Five Best Thursday Columns

On Pakistan, fighting terrorists, and the media's mishandling of student celebrations

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Michael Hirsh Explains Pakistan's Two-Sided Relationship With the U.S.  National Journal's Michael Hirsh writes that Pakistan's promise after 9/11 to stand with the U.S. "proved to be largely a lie--but not entirely untrue." He believes it is likely that the country's authorities were aware of bin Laden's hideout but "feared that backlash from the Muslim world and their own society would be too great if they were seen as playing stooges to the Americans and violating Pashtun tribal loyalties." Despite the fact that it provided a safe haven for our greatest enemy, the U.S. still sends the country with $3 billion a year, "because Pakistan is a nuclear-armed country that is still mainly secular," Hirsh explains. Yet "one big clue into understanding Pakistan's double game can be found in the scholarly work of the country's current ambassador to the United States, Husain Haqqani," who argues that "radical Islamists [will] always have a safe haven inside the country as long as military strongmen [run] Islamabad ... Pakistani generals have constantly used the unifying principle of Islam and the perceived threat from Hindu India to build a national identity."

Victor Davis Hanson on Inconsistency and the Rules of Fighting Rogues  "What, exactly, are the moral, legal, or practical rules in going after terrorist leaders or the savage dictators of rogue regimes?" asks Victor Davis Hanson at National Review Online today. "We went into a foreign country to kill, not capture, bin Laden. Was that killing permissible since a firefight preceded it, or because he was a terrorist rather than a head of state?" Hanson also questions how waterboarding of only three suspected terrorists at Guantanamo is any worse than "when we routinely act as judge, jury, and executioner of suspected terrorists through Predator drone attacks." And what about the attacks on the Qaddafi family that have, so far, killed one of his sons? Hanson points out that, bizarrely, killing targets rather than detaining them seems to incite less moral outrage, especially under a liberal president "who are more likely to be seen as humanitarians who only reluctantly order such killings--and that such assassinations, when considered a "success seems to end moral ambiguity in much the same way as failure invites it."

Martin Feldstein on Minimizing Tax Rates  "The need for more revenue needn't mean higher tax rates," argues Harvard economist and former Reagan economic adviser Martin Feldstein at The New York Times today. "Tax revenues can be increased substantially by limiting the deductions, credits and exclusions that are essentially government spending by another name." Feldstein notes that tax credits for such things as solar panels, hybrid cars, employer-provided health insurance and mortgages "collectively increase the budget deficit by more than all other non-defense spending combined, other than Social Security and Medicare." Instead of forcing people to give up their benefits, he suggests we "limit the total tax saving for any individual to a maximum percentage of his total income."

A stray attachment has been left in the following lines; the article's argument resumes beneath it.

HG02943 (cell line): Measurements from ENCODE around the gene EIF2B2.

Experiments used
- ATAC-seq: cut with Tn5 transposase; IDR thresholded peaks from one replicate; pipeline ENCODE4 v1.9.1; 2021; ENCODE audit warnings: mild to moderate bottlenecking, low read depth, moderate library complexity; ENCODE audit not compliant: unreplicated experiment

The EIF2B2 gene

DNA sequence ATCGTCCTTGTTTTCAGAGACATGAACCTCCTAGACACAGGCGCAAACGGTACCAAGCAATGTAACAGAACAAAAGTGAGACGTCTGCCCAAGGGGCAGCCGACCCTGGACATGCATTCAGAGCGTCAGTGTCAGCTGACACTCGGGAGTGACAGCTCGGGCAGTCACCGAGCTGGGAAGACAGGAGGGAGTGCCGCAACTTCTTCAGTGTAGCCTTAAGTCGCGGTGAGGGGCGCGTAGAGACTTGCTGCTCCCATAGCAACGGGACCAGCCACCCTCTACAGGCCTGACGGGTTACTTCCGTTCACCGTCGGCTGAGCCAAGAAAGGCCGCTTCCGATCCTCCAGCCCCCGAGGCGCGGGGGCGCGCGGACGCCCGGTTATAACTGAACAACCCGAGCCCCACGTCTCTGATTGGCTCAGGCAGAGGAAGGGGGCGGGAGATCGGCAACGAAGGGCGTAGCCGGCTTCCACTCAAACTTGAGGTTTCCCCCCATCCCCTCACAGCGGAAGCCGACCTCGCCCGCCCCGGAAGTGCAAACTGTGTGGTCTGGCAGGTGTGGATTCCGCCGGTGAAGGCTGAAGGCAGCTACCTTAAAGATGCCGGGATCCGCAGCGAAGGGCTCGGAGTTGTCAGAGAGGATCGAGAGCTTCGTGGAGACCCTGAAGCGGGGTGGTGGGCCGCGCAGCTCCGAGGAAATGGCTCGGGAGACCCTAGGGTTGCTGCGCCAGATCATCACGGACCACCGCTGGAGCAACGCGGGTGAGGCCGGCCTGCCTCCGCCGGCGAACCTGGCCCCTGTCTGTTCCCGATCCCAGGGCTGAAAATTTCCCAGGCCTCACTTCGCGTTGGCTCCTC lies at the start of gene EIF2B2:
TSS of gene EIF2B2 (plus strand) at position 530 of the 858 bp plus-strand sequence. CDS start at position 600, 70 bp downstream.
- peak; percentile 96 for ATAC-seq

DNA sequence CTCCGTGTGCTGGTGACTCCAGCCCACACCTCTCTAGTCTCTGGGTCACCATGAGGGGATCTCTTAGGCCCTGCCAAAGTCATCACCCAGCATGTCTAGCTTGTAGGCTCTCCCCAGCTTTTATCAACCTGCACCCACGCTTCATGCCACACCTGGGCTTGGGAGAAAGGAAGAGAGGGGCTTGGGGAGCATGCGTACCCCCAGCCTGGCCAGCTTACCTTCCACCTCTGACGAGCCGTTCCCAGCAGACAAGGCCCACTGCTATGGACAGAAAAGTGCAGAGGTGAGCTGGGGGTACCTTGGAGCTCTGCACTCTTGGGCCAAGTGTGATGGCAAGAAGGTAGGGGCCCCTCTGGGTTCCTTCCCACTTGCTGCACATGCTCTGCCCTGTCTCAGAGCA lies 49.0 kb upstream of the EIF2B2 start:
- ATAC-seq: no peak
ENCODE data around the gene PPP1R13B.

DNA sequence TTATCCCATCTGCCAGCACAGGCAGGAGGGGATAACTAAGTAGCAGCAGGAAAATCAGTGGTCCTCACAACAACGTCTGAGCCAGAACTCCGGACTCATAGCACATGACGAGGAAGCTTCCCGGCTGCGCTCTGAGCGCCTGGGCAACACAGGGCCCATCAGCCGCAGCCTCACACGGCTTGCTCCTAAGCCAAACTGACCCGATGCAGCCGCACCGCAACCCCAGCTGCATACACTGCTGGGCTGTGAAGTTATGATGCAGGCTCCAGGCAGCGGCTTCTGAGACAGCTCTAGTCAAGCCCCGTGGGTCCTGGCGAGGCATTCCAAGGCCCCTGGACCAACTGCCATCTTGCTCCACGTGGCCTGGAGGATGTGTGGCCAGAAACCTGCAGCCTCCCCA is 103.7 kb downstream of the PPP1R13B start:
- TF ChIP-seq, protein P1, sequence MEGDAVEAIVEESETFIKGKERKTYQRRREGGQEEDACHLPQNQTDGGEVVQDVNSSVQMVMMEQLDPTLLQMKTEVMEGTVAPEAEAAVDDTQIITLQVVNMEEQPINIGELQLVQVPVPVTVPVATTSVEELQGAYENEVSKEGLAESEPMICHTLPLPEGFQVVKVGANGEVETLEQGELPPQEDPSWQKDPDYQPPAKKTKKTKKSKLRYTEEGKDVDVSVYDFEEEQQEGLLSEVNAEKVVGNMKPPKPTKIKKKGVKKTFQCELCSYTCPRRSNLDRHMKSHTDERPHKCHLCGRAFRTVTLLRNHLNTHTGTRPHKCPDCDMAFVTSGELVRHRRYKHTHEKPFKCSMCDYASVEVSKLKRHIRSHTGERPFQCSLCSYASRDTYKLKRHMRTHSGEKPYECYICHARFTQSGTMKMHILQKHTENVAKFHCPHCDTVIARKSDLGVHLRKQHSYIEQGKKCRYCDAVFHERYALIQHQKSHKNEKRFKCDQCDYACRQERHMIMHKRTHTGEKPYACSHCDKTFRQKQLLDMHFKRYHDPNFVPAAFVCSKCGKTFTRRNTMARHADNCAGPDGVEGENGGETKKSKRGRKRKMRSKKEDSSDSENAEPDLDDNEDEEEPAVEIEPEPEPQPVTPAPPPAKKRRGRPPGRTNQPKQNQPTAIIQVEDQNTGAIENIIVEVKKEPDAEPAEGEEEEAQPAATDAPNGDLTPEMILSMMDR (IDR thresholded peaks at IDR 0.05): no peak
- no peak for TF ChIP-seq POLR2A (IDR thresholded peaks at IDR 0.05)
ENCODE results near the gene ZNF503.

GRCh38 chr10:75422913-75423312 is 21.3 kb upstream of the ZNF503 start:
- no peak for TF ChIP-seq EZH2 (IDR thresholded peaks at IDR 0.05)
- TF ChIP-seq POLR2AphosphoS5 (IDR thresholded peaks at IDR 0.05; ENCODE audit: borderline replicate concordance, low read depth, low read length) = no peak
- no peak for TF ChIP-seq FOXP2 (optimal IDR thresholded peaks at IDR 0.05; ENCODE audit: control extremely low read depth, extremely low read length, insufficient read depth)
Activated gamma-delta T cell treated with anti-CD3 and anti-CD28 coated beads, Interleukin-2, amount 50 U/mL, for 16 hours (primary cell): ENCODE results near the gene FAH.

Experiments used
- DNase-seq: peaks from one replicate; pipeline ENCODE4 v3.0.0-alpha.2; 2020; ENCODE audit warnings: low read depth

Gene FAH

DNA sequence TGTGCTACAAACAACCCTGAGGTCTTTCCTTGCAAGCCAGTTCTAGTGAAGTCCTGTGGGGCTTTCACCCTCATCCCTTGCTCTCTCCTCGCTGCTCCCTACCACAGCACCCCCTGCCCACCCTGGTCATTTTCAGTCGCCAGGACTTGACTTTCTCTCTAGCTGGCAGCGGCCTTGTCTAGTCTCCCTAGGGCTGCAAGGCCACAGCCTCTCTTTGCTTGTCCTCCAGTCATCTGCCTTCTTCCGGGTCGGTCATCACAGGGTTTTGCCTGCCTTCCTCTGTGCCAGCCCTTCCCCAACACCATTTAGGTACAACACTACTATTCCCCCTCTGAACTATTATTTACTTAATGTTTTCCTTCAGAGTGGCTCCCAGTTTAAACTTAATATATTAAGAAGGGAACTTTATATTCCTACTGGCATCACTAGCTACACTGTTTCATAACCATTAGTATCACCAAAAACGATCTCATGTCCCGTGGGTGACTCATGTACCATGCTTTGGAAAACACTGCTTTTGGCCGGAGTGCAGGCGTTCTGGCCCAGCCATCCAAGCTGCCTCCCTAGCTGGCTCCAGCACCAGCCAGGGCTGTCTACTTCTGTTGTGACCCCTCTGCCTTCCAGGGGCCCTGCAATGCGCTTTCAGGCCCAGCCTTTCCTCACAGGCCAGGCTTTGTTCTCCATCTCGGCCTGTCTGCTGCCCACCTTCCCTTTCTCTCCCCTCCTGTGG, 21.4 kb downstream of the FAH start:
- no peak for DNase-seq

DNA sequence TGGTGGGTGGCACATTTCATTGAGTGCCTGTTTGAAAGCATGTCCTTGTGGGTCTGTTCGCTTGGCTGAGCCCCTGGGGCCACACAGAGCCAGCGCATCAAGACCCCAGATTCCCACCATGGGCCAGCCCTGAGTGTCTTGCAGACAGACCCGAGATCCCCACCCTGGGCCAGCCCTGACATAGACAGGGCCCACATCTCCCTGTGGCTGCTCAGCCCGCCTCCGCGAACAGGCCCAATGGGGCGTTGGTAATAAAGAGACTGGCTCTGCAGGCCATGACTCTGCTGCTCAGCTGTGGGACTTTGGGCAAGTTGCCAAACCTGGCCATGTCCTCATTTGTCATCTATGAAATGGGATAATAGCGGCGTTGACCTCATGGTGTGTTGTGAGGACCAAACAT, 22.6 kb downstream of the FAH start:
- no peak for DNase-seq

Nicholas Kristof on Honoring All Mothers  In honor of Mother's Day, New York Times columnist Nicholas Kristof spotlights a Somali woman, Edna, who runs "a maternity hospital [there] to make childbirth safer ... save her countrywomen's lives, get them access to family planning and end female genital mutilation." She is one of several women around the world working tirelessly to insure the safety, health and respect of their countrywomen and Kristof insists that contributing to one of these efforts is a better way to honor Mother's Day than simply buying chocolate or flowers. "In a column a year ago, I suggested that we move the apostrophe so as to celebrate not so much Mother's Day--honoring a single mother--but Mothers' Day, to help save mothers’ lives around the world as well," he writes.

Peter Maass on the Media's Hand in Creating Inflammatory Images  Peter Maass at The New Yorker writes about the photos featured on several newspaper front pages and websites this week of jubilant college students celebrating Osama bin Laden's death. These celebrations, he writes, aren't so different from the images "of young Muslims on the other side of the world burning our flag and shouting 'Death to America!'" Yet he also points out that those burning the American flag represent a minority of the world's Muslims, just as the flag-wrapped cheering kids do not represent how the majority of the U.S. reacted to Sunday's news. Maass argues that these images could be just as inflammatory as the photo of bin Laden President Obama refuses to release. "The media error of substituting a photogenic minority for a less-photogenic multitude is common ... [and] compound when the media plays an unacknowledged role in fomenting the great images it promulgates," he writes. "There wasn't a collegiate casting call at Lafayette Park, but the cheers in many of the scenes outside the White House were in response to cameras pointing at the students."

This article is from the archive of our partner The Wire.